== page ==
Good morning. Come on in. Yesterday I started telling you about the relationship with my father. I hope you want to read more. The picture above is misleading. Except for one sassy remark and a resulting slap across my face, I never stood up to my father. But there was constant conflict. Inside I was constantly silently screaming. This may not be a happy story but the way I feel today it does have a happy ending.
To continue my story from yesterday, as a youngster it was discovered in third grade that I could sing. The music teacher took an interest in me. In fifth grade I was allowed to practice with the seventh and eighth grade choir, although I didn’t perform with them. I LOVED to sing and perform. I would participate (without any family present) at the school carnival talent shows. I sang at church. I sang at home. In eighth grade the choir director chose me and two others to sing a separate vocal part while the rest of the choir sang “Silent Night” in the Christmas program. I was confident that surely my father would come to this performance. He had a meeting. I had no way to get to school. I called a friend, I don’t remember who, and lied to her saying I had an asthma attack, which I often did, and I couldn’t go. Then I went to my room and cried. I never heard how the performance went.
I swear that was the night that my voice started to change. I have always chosen to believe that it was due to the constant allergy drainage down my throat, but in reality I don’t think it was. My spirit was being sucked out of my body. In high school I tried out for a singing combo and didn’t even finish the song before being told thank you. I did sing with the girl’s choir as a junior and my senior year, with the varsity choir, but my voice was never again strong enough for a solo. I kind of blended in.
There was nothing said about my school work as I was growing . I didn’t know it was OK to ask for help when I didn’t understand. I usually did my homework by myself after school or in high school, after supper, when others had retired to their bedrooms. I remember once in grade school bringing home a couple of Bs. I was walking home with someone else and I said, “My dad is going to kill me for this report card.” I knew better but I wanted to pretend someone cared. I gave it to him, he turned it over to the back and signed it without even looking at the grades or commenting. Most of my report cards had more As than Bs. He never ever noticed.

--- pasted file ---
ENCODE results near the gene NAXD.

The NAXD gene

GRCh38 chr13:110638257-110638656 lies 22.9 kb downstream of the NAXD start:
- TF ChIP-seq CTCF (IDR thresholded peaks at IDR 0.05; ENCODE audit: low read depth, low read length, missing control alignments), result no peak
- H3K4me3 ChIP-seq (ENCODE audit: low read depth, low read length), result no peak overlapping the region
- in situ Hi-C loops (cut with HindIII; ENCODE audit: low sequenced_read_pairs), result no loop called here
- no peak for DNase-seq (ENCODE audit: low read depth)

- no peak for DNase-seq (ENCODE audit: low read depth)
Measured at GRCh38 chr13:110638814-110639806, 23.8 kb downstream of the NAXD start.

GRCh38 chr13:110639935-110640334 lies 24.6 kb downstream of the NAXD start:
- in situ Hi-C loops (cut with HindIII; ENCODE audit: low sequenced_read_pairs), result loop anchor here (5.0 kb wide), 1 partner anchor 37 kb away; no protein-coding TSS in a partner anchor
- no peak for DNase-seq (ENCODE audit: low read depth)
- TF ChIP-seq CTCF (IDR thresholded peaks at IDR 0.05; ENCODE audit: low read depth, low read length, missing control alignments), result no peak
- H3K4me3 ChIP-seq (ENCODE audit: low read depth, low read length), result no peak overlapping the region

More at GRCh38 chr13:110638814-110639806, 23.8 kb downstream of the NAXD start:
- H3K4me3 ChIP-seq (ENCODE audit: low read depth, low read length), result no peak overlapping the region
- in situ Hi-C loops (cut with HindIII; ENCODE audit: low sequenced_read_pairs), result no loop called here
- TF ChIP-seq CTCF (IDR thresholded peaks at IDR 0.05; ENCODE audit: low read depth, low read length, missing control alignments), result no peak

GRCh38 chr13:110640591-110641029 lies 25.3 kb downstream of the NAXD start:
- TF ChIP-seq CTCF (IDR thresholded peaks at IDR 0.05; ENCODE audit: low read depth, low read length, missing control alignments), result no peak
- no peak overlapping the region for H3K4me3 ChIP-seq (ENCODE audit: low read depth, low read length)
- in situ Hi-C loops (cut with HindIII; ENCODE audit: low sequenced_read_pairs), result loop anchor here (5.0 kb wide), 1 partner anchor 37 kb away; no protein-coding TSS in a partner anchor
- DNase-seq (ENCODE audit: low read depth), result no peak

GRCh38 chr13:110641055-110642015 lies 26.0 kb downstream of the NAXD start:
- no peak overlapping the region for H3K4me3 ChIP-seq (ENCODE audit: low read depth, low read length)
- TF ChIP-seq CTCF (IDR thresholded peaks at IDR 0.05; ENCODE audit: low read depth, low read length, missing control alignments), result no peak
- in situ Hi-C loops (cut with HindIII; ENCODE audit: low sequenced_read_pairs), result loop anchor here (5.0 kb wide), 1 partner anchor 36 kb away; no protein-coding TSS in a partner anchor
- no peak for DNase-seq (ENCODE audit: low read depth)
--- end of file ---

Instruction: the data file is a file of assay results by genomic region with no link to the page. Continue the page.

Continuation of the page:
He did come to my eighth grade graduation. I guess he knew I had to be there that time. I don’t remember anything special about that night. There was no big celebration. The class had a party afterwards so he just went on home. I stayed for a while but I was not exactly in any group so I was more or less by myself. I was ranked tenth in the class for grades because in seventh grade I went through the usual “boring” attitude about school. In eighth grade I snapped back. Because I slid through 7th, I fell down in rank. I felt like a failure. It didn’t cross my mind there were fifty five other kids ranked lower than I was. No one in my family ever commented that I had done pretty darn well.
By the time I reached high school, communication between myself and my father had reached an absolute minimum. I was allowed by this time to use the department store credit card so no one had to spend time going with me and helping me shop anymore. The catch was, by this time I felt so invisible that I believed I was unworthy of buying anything in the young adult section of the store. I did all my shopping in the bargain basement among the leftovers, when I did shop, wanting to excuse myself for needing clothes. I came home with outfits, which I did wear, that were often too old for me, but they were cheap and the fit. No one said a word.
My father had no interest in driving any of my classmates and me to school or community functions. When I got my driver’s license, borrowing the car was out of the question. It didn’t take long before others got tired of always providing transportation for me so I was often dropped from social activities. My cousin was a senior by this time and she occasionally drove me to school events, but often I just stayed home.
I had just simply disappeared at home and at school. I was on the edge of three different social groups but not in any of them. My senior year was almost my last year. My father delighted in reminding me my sister had made National Honor Society her junior year. Only ten out of our class did make it that year. The rest were seniors. I was completely serious about being elected so I was doing everything I possibly could for extra curricular activities plus trying to keep my grades up, so I too could be a member of NHS.
That spring my AP sociology class did a sociogram to determine groups in our senior class. When it was done I looked for my name. The idea was to name three classmates you’d like to ride with on a bus trip. I named one person in each of the three groups. No one named me. I found myself in the corner of the chart by myself. That proved to me I was a nobody and invisible. It didn’t matter if I lived or died. No one would even notice.
The following week was spring break and I was home alone. The housekeeper had quit two years before. It was April, the worst month of the year. I felt so cold and alone, the pain was almost impossible to stand. The box freezer was in the basement and almost empty. No one would expect to find me there. I stripped off my clothes and climbed in, the temperature feeling warmer than that of the emotional air in the house. I realized the handle didn’t lock but I figured a way to loop twine around it and pull. I was so despondent I couldn’t even climb back out to get the twine. I curled up ready to fall asleep and escape my intolerable world. I’ll tell you the rest tomorrow. Lots to do today. Namaste. Attic Annie